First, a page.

The Frostbite engine is also known to be soft and easy on the eyes, and for the most part it makes Madden NFL 19 look far better than any other entry in the series. The vast improvements come in small packages, like the weather conditions – rain and snow look more realistic than ever – and more minute details like the sweat crawling down players’ faces. Unfortunately, though, some player models look like they were half-finished; these are mostly players that only hardcore fans will even know, but it’s still quite disappointing to see that some players look like they belong in an arcade racing game crowd.
Longshot: Homecoming marks the next chapter in Devon Wade and Colt Cruise’s story, but unfortunately it just doesn’t live up to the first and somewhat overstays its welcome. No matter how or where you finished up in the original Longshot story, you’ll find that Devon starts this chapter struggling for a second chance with the Dallas Cowboys while Colt has fallen out of the NFL entirely. It’s also really disappointing that no matter what you do, the outcome always stays the same; you could play the perfect game, or the very worst game, and the story and cutscenes will be the same. It takes away any weight to the story at all. Speaking of cutscenes, the subject of much frustration throughout the NBA 2K community, EA Tiburon has doubled down on its storytelling by not allowing players to skip any cutscenes throughout Homecoming. Adding insult to injury is the fact that the cutscenes are long, boring and often filled with cringe-worthy dialogue; it’d be perfectly fine if the story was as interesting as last year, but because it lacks that charm and novelty it’s simply frustrating.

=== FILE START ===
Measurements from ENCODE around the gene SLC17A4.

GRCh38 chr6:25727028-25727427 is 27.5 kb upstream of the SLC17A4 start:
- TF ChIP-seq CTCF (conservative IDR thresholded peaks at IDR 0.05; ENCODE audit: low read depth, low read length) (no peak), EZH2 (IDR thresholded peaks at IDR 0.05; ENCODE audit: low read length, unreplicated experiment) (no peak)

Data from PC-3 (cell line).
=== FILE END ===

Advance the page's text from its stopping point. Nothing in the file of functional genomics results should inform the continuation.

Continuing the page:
Because of its shortcomings, Homecoming simply isn’t the draw that EA would have liked it to be – that honour goes to the series’ longest-running game modes, Franchise and Ultimate Team. EA has taken the “if it ain’t broke, don’t fix it” approach with both modes, making small changes rather than sweeping ones, and they remain just as fun as ever. Franchise mode is as basic as always, with players choosing an NFL franchise and leading it through a long season all the way to the Super Bowl. This time, you can add offensive and defensive schemes to teams that suit your personal playstyle or your roster; although this is more geared towards making the game easier for newcomers, series veterans will enjoy the convenience that it brings.